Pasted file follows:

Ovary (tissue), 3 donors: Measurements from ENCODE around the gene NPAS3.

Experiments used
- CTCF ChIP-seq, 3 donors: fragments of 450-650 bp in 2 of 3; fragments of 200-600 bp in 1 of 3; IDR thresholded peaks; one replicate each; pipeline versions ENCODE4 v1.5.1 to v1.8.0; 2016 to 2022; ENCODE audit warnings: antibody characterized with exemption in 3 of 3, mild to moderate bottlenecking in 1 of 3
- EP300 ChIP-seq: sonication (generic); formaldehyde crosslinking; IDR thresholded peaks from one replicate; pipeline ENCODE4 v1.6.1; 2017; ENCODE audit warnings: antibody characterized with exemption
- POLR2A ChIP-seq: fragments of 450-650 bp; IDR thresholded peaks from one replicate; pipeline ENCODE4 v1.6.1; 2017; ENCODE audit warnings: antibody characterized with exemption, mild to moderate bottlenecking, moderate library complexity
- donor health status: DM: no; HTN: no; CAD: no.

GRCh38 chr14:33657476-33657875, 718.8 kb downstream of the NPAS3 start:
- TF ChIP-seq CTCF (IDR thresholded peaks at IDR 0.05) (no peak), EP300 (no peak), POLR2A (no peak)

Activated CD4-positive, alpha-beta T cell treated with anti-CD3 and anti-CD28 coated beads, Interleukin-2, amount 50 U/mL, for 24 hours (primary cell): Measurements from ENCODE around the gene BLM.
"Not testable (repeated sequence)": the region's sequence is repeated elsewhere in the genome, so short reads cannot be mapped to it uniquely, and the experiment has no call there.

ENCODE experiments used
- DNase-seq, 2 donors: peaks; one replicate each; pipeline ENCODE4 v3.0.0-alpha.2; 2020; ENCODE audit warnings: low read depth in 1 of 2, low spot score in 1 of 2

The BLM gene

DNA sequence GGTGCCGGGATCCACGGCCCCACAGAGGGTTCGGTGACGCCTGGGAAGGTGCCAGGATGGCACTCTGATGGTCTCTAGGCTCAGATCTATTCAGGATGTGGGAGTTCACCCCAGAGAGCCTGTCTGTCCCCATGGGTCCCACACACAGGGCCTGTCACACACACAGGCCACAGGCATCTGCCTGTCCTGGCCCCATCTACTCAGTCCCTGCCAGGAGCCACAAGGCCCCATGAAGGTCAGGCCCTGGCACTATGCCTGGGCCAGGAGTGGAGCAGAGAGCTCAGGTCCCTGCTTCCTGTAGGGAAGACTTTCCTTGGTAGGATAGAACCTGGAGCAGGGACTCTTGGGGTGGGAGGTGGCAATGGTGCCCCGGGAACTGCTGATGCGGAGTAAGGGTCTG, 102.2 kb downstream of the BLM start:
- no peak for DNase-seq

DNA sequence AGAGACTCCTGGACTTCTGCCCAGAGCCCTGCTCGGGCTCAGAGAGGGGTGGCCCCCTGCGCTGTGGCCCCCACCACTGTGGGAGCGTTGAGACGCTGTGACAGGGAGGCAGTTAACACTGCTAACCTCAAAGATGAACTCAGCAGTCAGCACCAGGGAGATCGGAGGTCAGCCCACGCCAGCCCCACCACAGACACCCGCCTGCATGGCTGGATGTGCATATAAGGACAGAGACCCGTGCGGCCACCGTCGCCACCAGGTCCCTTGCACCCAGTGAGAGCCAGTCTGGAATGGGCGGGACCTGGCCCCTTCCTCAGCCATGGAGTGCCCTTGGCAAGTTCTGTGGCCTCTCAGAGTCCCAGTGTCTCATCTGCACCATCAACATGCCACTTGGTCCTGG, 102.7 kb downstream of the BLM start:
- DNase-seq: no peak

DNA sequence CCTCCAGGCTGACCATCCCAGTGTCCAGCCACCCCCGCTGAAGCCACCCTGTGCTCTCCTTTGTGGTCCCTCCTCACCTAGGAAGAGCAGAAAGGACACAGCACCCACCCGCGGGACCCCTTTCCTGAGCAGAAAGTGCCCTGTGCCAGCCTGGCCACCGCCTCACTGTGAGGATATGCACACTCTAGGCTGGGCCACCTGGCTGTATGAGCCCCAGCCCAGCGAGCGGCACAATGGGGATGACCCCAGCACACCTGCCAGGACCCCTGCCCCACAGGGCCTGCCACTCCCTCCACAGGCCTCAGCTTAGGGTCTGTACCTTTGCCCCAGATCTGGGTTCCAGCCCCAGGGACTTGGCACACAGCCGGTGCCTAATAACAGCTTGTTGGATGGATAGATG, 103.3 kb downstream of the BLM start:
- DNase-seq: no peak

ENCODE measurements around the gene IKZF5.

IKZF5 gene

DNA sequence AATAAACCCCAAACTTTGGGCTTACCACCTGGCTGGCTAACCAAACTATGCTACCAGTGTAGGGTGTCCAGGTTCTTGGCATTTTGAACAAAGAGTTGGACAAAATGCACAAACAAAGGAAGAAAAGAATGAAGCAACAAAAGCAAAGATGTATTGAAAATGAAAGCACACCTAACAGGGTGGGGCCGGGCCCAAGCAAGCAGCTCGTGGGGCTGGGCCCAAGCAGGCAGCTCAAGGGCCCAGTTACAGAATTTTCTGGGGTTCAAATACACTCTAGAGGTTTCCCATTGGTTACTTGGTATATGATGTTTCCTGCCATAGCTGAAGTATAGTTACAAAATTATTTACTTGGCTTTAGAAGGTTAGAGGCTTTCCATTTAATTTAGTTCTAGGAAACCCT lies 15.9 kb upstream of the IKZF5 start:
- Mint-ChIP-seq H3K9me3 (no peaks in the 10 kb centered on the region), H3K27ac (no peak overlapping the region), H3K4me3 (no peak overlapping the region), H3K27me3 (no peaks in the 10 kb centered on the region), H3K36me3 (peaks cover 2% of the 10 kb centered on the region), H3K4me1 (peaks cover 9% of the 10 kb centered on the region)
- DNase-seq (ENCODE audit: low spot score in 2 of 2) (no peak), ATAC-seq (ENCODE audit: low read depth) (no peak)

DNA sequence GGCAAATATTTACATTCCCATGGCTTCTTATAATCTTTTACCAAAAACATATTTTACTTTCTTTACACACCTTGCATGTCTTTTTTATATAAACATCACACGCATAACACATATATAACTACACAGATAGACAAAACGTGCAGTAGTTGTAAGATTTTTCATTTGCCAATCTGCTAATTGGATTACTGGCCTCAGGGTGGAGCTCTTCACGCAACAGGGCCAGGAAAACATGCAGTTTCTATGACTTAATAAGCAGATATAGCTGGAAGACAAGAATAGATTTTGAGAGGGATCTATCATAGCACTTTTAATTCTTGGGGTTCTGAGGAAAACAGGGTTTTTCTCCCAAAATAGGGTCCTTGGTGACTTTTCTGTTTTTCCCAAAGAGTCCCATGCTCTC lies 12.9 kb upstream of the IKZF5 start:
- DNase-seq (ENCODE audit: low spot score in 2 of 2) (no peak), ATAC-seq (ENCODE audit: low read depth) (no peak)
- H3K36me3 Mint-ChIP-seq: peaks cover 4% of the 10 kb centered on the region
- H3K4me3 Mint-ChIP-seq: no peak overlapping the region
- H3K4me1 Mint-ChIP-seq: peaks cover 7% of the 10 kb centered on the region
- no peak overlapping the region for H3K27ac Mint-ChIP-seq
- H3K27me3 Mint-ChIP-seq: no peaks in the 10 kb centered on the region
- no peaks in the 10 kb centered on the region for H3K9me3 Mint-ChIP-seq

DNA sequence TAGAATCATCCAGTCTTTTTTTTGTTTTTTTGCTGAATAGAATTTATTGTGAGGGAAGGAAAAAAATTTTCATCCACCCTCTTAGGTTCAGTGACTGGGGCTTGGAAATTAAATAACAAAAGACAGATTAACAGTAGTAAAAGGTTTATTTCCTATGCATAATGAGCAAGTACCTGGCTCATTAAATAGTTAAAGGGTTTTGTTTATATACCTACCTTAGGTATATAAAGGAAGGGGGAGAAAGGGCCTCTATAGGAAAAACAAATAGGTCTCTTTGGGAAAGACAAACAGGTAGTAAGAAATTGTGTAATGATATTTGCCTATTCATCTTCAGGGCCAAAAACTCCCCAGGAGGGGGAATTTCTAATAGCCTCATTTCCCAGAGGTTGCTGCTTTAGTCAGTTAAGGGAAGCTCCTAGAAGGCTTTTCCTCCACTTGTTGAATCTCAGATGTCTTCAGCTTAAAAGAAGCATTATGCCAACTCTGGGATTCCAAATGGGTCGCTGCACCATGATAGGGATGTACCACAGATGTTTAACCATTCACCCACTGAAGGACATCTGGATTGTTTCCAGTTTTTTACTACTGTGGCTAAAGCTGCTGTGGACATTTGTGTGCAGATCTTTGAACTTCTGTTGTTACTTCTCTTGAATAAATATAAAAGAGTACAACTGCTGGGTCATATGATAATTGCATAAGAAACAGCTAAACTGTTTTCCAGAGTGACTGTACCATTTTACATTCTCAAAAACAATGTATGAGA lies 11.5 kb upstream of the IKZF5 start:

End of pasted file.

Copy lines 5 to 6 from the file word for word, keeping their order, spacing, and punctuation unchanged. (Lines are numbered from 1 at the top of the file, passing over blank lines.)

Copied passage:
- POLR2A ChIP-seq: fragments of 450-650 bp; IDR thresholded peaks from one replicate; pipeline ENCODE4 v1.6.1; 2017; ENCODE audit warnings: antibody characterized with exemption, mild to moderate bottlenecking, moderate library complexity
- donor health status: DM: no; HTN: no; CAD: no.